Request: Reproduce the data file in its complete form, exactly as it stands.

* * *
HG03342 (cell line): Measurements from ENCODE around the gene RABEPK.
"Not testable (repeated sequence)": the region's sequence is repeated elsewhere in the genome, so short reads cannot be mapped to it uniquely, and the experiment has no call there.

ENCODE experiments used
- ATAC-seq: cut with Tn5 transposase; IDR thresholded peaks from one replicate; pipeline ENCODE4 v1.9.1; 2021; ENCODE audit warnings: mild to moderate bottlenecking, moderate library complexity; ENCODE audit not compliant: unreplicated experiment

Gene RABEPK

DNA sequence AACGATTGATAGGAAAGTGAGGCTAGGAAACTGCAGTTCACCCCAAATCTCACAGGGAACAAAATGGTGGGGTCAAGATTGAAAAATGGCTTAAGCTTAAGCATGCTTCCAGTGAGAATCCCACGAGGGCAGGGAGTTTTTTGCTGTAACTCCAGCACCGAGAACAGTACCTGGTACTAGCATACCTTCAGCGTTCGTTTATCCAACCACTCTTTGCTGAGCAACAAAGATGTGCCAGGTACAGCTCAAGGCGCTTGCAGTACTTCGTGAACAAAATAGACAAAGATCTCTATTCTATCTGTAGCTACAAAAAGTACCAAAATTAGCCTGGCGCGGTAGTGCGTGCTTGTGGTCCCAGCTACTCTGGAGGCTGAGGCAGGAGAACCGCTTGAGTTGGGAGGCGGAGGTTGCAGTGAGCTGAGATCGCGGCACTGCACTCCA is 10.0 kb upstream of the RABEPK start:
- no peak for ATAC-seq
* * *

HG03342 (cell line): Measurements from ENCODE around the gene RABEPK.
"Not testable (repeated sequence)": the region's sequence is repeated elsewhere in the genome, so short reads cannot be mapped to it uniquely, and the experiment has no call there.

ENCODE experiments used
- ATAC-seq: cut with Tn5 transposase; IDR thresholded peaks from one replicate; pipeline ENCODE4 v1.9.1; 2021; ENCODE audit warnings: mild to moderate bottlenecking, moderate library complexity; ENCODE audit not compliant: unreplicated experiment

Gene RABEPK

DNA sequence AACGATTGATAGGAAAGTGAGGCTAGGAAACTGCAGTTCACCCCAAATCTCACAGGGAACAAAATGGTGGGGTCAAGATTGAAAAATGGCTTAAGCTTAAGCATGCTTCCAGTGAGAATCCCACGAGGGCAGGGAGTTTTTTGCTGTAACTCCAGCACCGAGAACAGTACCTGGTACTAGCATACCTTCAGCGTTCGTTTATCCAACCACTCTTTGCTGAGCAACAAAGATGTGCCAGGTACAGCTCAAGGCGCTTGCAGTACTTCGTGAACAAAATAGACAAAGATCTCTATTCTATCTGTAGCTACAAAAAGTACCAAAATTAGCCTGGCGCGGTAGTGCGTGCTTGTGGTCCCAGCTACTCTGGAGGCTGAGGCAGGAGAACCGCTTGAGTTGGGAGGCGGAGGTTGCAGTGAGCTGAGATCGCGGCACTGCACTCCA is 10.0 kb upstream of the RABEPK start:
- no peak for ATAC-seq